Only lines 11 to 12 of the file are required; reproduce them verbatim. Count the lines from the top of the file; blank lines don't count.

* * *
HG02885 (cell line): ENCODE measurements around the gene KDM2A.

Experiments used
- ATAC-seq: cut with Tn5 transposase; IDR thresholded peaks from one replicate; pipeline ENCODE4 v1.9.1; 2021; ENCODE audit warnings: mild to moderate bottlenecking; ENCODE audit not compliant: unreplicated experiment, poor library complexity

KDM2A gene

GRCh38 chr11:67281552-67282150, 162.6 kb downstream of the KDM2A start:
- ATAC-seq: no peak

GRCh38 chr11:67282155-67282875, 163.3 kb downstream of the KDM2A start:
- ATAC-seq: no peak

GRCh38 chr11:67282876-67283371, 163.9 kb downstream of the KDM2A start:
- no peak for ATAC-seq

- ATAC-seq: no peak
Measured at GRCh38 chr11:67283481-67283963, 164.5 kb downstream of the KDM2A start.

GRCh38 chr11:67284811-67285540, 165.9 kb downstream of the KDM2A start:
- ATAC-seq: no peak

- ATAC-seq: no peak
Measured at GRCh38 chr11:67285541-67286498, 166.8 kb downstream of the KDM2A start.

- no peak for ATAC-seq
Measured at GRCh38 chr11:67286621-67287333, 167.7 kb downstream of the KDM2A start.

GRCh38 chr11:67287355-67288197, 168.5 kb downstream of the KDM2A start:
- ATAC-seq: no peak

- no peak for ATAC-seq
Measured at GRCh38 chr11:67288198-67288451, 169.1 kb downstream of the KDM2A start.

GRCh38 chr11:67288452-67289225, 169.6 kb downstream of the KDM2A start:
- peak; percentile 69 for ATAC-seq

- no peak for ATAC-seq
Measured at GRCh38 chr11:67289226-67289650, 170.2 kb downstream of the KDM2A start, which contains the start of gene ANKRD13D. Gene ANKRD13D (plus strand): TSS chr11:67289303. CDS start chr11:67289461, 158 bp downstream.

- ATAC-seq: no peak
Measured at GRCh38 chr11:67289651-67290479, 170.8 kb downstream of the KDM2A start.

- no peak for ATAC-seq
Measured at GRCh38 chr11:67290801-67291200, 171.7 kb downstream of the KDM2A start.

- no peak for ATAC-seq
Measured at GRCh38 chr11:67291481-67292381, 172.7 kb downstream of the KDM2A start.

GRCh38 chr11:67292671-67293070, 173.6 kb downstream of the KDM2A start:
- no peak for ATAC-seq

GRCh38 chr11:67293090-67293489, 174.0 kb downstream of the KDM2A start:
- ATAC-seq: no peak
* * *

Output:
- ATAC-seq: no peak
Measured at GRCh38 chr11:67283481-67283963, 164.5 kb downstream of the KDM2A start.